w/ special guest Francesca Tharpe
Friday, March 1st // FREE // ALL AGES // 7:30pm
Second Street Brewery – Rufina
2920 Rufina Circle
“When I perform, I visualize the song coming from my soul or core—shooting out with no filter,” Stephanie Hatfield says.
Adventurer, lover of the outdoors, hiker, former desert cross motorcycle state champion, gardener, amateur botanist, model, actress, bassist, guitarist, teacher, feminist and songwriter are all elements of Stephanie Hatfield’s diverse, abounding life. But what consistently gets everyone’s attention is her voice… A shameless romantic, she uses her rich vocal prowess as a smooth channel between her deep heart and the rest of the world. If the multi-dimensional dynamics of injecting “feeling” straight into music could be personified, Hatfield is a keen archetype.
After years of dedication to her craft, Hatfield has created an instrument that she can use without thinking and without analysis. At Michigan State University, she studied vocal performance extensively, from opera to jazz. But even before that, singing and dancing filled her childhood. She and her siblings held talent shows, which prepared her for her first solo performance at age eight, when she sang in front of 300 people in her family’s Presbyterian congregation. Soon, she was singing in three different church choirs, and began traveling for competitions and performances.
Hatfield grew up listening to Classical music and John Denver with her family, but they also sought out obscure folk artists from the East Coast and Midwest. “We found them by going to coffee shops, listening to live music, meeting the musicians, and hearing about someone else.” They became fans of Bryan Bowers, C.W. McCall, Walkin Jim Stoltz, Reilly and Maloney, Sally Rodgers and Claudia Schmidt, and they sang along to all of their songs.
Along with music, her family of six spent vacations reenacting the fur trading period of the northeastern woodland Indians. “We did everything ourselves. We’d birth sheep, shear them, dye the wool with dandelions and make a sash or a scarf. My dad used to tan deer hides and make moccasins out of leather. He was a sport shooter. He used a flint lock smooth bore muzzleloader, with powder and a ball.” At the same age that she sang in front of her Presbyterian congregation, Hatfield began shooting in muzzleloading competitions.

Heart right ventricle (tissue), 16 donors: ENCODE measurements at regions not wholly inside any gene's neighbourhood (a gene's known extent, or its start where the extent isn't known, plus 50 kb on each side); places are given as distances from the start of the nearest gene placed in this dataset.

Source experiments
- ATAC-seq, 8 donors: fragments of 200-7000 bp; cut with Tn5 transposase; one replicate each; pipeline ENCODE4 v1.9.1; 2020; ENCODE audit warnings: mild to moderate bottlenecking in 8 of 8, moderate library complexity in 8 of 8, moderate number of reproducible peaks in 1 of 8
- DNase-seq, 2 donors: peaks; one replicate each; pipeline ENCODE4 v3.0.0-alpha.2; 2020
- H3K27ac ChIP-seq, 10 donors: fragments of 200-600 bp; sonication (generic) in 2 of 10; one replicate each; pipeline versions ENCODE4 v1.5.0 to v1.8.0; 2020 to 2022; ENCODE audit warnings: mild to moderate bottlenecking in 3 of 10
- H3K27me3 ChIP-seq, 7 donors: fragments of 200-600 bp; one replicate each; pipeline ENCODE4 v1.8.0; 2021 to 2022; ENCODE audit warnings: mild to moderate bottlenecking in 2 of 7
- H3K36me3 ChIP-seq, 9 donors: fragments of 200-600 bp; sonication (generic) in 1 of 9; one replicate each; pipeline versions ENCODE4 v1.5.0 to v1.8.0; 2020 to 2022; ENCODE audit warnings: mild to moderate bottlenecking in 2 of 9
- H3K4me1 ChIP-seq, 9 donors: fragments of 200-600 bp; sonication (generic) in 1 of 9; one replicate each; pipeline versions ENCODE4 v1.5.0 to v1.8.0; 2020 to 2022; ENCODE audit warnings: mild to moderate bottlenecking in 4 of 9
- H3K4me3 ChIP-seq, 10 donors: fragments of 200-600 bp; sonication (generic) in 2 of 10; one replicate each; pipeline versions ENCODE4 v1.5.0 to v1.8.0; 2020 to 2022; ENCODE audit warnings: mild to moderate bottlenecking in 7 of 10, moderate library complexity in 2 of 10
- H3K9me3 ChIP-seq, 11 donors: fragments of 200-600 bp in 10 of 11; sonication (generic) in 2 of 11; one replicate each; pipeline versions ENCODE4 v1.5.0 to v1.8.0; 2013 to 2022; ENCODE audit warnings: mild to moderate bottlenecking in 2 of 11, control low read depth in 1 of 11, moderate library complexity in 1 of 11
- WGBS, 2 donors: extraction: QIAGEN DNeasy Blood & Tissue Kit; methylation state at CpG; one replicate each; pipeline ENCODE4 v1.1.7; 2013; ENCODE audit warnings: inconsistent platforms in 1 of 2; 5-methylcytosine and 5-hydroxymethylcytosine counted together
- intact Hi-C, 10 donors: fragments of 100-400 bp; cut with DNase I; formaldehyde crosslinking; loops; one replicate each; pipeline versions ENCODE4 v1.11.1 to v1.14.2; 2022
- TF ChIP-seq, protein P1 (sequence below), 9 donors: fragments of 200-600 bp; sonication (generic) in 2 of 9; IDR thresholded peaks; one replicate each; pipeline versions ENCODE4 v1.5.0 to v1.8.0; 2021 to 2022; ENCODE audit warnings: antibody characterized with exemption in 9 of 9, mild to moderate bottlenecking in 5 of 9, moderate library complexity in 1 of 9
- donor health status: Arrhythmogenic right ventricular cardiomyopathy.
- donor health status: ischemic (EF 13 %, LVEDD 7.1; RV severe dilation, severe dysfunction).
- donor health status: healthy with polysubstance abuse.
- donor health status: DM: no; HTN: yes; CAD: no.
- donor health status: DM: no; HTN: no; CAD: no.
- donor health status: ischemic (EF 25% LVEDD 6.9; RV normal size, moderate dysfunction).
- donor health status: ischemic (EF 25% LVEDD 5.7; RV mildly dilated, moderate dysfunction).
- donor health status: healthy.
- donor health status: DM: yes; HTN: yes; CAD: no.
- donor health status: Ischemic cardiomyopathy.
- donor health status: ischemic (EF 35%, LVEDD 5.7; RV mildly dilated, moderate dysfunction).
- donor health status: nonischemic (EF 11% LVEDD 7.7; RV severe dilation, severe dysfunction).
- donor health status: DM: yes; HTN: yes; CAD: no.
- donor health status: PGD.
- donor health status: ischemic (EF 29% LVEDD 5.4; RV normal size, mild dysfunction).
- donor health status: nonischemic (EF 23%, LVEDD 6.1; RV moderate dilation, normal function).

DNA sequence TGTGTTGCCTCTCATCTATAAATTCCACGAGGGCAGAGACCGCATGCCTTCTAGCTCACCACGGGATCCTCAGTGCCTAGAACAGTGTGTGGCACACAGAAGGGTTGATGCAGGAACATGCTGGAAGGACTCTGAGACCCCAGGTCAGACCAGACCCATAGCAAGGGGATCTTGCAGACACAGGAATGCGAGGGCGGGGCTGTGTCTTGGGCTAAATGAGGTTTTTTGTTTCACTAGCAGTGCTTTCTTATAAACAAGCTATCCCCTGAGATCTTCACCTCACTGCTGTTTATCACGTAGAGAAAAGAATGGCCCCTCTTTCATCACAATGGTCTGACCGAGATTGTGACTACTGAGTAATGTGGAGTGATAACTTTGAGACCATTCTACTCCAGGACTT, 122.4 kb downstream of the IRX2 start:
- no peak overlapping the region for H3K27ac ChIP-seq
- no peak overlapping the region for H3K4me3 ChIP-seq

Toward the end of college, Hatfield traveled to and fell in love with New Mexico. There, powerful songwriting muses awaited. She moved to Santa Fe on her own with her cat, her snake, and her motorcycle, with no job lined up, and only $100 to her name after her first month’s rent. It didn’t take long before she started hanging out with singer/songwriters, including Boris McCutcheon and Mark Ray Lewis. Before that, songwriting had seemed “so impossible,” but they inspired her. “Boris McCutcheon would leave tidbits of songs on my answering machine, and taught me how to play some chords. I thought, ‘If he can do this, so can I.’”
Hatfield has since written countless songs and recorded a handful of excellent albums, an ever-evolving soundscape narrative of her passions and her life. She is consistently surrounded by a band of ace players, including husband Bill Palmer and her shows are captivating expositions of her natural elegance.
Recently, Hatfield went to see Claudia Schmidt play, and was so moved that she welled up with tears. “I went up to her afterwards and told her how much of an inspiration she was to me.” When she sees young girls in the audience at her gigs, it gives her reason to hope that she is paying that inspiration forward.
Stephanie Hatfield is a diverse, tireless anomaly. She cares deeply about social justice and environmental protection. A devout feminist, she wants for a world that genuinely recognizes and rewards women for their hard work. She lives for the outdoors. She loves her pets. She’s happiest with a cup of coffee, a pencil and her songbook. And she can tie it all in together…. Learn more at stephaniehatfieldmusic.com.